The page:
Shenandoah National Park: walking trails and searching for bears

While most of our visit to Shenandoah National Park was a scenic drive, we took the time to get out of the car as well and explore a little bit by short walks.  After all the 169km split in 2 days gave us ample time to do this.

As stated before, a lot of the hiking are longer trails or trails with a lot of height differences and often not looped. But we found some: 

Frazier discovery trail 
It starts across from the Wayside gift shop and loops for about 2-3 kms.  At the top of your climb you join for a short moment the famous Appalachian trail and you get 2 rewarding viewpoints. Since it's a lot of climbing/descending on a narrow forrest trail, it took us more than an hour. The difference in height, the forest and our changing position on either side of the ridge, ensured we felt noticed differences in temperature and cloud positions, so be prepared for different types of weather. 

On all our stops we searched for one of the 500-800 black bears that live in the park, but we spotted none.  The approaching storms might have kept them in hiding.  We missed 4 of them just by a few minutes though, so we are told by other tourists at one of the pull-out stops.  Our disappointment was big.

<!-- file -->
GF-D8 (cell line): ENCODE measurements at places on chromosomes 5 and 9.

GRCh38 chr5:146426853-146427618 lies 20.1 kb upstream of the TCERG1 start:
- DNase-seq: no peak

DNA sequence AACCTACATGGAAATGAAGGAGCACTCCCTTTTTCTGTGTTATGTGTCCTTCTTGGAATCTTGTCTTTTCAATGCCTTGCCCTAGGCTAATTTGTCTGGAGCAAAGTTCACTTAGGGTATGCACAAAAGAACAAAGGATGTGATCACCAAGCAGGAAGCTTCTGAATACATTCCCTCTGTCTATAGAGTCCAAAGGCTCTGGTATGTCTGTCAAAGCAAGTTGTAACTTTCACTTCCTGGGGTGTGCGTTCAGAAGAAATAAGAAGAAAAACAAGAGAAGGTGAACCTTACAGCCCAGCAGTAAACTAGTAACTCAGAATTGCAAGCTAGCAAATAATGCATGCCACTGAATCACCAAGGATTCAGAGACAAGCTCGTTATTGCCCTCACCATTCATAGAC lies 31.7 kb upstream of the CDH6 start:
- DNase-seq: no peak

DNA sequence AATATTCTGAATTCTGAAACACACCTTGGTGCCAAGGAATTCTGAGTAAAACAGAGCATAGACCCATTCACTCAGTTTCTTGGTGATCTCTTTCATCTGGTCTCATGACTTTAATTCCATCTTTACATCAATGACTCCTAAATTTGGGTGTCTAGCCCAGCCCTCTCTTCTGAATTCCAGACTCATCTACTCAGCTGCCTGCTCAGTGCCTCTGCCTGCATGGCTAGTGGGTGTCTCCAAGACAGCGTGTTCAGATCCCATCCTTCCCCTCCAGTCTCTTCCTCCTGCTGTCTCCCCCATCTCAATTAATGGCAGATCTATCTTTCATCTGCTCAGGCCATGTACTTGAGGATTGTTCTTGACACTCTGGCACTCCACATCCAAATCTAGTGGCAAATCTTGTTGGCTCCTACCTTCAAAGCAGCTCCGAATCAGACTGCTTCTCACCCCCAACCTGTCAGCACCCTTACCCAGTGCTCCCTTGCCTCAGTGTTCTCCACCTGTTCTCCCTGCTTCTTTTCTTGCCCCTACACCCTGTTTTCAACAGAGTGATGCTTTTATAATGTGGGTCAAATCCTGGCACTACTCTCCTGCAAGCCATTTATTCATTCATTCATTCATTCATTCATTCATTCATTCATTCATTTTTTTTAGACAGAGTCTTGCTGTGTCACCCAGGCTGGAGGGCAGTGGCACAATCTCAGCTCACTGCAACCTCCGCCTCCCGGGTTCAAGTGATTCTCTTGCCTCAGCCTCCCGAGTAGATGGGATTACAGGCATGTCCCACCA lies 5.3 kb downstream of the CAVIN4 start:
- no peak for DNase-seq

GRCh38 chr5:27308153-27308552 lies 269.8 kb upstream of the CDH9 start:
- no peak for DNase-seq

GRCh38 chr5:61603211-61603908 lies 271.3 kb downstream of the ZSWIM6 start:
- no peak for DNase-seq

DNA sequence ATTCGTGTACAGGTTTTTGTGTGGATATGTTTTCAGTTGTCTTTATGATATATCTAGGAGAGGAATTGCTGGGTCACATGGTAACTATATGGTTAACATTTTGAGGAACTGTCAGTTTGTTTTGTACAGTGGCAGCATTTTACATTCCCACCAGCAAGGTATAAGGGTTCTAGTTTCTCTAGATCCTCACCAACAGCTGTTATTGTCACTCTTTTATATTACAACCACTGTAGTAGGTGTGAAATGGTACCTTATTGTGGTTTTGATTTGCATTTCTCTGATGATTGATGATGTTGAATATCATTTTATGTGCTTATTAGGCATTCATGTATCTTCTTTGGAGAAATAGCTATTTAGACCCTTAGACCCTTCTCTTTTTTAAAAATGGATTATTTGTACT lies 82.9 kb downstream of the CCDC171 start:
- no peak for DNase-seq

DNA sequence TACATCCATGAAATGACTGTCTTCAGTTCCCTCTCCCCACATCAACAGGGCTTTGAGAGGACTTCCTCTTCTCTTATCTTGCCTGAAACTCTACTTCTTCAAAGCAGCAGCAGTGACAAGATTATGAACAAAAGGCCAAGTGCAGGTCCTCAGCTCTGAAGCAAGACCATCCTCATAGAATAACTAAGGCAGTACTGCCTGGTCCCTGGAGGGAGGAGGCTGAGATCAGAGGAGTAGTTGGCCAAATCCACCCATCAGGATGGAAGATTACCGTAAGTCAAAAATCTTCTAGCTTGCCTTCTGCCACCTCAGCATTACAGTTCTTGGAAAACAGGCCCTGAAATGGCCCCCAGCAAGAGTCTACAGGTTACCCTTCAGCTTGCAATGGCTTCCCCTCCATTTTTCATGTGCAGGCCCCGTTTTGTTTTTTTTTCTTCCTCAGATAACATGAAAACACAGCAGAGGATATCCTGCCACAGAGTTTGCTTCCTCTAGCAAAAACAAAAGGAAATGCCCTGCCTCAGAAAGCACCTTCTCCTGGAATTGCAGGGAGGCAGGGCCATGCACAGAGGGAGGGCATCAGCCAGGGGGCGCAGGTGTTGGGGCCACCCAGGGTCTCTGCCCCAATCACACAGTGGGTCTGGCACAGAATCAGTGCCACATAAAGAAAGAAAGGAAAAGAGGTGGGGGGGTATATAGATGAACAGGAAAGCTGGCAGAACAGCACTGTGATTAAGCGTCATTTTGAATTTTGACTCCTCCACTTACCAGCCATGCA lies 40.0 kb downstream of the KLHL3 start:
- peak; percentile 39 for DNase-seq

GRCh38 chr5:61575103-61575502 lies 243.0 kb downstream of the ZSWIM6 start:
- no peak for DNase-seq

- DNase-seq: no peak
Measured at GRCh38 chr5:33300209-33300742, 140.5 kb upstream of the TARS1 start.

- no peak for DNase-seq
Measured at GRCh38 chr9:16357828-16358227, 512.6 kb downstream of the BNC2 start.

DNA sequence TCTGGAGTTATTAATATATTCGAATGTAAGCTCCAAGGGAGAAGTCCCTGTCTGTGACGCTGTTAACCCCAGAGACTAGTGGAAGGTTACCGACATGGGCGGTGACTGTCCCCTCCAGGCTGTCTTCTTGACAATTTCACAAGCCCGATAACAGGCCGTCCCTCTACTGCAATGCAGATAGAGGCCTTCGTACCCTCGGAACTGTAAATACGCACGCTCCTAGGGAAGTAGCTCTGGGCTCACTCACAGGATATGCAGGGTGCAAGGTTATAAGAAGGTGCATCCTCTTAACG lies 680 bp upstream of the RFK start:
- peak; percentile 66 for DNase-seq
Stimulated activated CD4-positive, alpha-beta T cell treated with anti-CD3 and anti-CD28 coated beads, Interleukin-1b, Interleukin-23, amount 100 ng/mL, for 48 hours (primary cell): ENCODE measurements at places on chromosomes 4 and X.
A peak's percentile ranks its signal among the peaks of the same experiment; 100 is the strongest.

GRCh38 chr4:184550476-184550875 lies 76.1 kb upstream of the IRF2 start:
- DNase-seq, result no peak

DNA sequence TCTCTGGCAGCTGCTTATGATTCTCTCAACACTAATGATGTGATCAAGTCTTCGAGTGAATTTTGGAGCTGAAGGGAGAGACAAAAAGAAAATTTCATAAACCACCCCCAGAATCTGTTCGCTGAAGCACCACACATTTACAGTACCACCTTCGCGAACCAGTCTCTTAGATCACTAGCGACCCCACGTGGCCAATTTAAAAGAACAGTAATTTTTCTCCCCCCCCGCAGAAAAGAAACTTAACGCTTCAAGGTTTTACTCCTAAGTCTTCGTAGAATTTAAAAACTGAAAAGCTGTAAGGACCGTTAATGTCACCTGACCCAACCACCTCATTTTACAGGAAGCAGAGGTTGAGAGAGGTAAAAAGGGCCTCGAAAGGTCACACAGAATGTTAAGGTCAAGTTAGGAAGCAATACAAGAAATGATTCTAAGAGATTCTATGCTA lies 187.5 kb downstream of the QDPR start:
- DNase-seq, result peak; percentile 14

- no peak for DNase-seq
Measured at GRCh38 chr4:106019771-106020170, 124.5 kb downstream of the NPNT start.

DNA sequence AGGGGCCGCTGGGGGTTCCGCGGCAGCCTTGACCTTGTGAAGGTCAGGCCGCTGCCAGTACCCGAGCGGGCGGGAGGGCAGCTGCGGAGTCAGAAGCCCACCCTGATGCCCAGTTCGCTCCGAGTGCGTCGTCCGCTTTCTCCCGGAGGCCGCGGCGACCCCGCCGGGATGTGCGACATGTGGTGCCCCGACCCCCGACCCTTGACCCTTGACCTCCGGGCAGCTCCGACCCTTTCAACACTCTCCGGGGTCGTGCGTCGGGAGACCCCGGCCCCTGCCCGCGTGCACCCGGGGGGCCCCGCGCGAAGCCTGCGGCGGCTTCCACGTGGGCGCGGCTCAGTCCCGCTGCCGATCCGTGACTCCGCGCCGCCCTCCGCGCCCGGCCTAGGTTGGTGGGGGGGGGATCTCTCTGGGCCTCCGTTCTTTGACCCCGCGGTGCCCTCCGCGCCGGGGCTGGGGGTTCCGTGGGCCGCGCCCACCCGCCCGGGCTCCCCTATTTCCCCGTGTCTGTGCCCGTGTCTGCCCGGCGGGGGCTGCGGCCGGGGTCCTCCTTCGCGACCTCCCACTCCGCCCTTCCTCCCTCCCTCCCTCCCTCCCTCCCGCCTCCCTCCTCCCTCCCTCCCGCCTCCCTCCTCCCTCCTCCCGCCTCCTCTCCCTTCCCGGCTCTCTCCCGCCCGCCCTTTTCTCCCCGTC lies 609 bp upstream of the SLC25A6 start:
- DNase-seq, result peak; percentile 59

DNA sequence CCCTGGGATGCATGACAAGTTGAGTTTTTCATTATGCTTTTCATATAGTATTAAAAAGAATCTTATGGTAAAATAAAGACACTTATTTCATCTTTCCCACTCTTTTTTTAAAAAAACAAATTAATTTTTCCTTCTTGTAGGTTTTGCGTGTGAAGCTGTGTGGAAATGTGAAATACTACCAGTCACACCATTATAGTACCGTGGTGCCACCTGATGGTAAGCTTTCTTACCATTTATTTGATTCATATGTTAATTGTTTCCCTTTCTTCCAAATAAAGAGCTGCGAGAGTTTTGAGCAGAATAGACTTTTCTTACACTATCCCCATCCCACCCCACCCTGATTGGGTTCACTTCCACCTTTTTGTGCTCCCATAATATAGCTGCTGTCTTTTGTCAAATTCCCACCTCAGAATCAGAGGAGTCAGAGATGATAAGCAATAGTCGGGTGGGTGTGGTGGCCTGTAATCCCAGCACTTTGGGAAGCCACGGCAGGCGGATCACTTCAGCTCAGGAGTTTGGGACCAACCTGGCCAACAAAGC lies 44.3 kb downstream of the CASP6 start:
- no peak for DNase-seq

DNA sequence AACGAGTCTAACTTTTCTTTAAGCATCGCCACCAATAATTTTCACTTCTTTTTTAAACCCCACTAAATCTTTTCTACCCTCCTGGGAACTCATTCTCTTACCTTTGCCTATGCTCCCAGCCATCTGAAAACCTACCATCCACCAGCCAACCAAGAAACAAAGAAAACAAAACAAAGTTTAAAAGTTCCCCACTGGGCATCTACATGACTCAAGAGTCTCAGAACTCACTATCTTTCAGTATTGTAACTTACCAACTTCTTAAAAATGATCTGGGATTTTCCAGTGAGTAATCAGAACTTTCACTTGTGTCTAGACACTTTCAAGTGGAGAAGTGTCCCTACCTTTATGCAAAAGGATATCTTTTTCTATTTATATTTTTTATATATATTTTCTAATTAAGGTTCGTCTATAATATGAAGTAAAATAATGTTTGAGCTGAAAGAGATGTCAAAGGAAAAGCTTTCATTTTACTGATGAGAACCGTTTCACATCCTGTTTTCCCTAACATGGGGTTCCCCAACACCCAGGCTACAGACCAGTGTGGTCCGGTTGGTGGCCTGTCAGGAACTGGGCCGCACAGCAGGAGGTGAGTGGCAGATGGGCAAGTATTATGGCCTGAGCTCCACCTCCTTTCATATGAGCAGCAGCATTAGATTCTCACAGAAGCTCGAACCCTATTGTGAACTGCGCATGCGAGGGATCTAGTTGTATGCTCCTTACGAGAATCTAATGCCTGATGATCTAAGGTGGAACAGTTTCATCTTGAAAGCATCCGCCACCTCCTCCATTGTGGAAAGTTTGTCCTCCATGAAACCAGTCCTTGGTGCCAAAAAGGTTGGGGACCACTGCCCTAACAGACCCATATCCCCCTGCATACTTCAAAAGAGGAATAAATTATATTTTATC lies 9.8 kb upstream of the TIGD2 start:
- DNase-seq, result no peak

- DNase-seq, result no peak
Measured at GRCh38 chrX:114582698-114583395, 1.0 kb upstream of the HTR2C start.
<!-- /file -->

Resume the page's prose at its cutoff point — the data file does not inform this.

On day 2 we were very quickly lucky somewhere between South river and Lewis Mountain. While we gathered with a few cars on top of a pull-out overview, we had a good view on a black bear roaming casually around down below from us at the edge of the forest. Yeay! 

At the Byrd Visitor Center, we participated in a ranger talk about the park's black bear population. Right after that, we wanted to make another walk along the "Story of the Forest Trail".  At the entrance of the trail, some returning tourists warned us about the presence of bears on the trail.  We assumed that the passing of those tourists would have scared the bears away.  We continued vigilantly with the children closely gripped at our hands while scanning the forest around us tightly.  Right away we saw a running deer and only 200m into the trail...we spotted 3 bears ahead another 50m ahead of us.  We stopped, grabbed the children, made noise, took some pictures...and the bears didn't move. So we turned around, cancelled our intended hike and walked back the full 200m to the visitor center parking lot.  Instead we walked a little on the big meadow fields across from the visitor center that give a rare wide open grassy space in this park, where more deer could be spotted. It was the coolest canceled walk I've ever done though :-)


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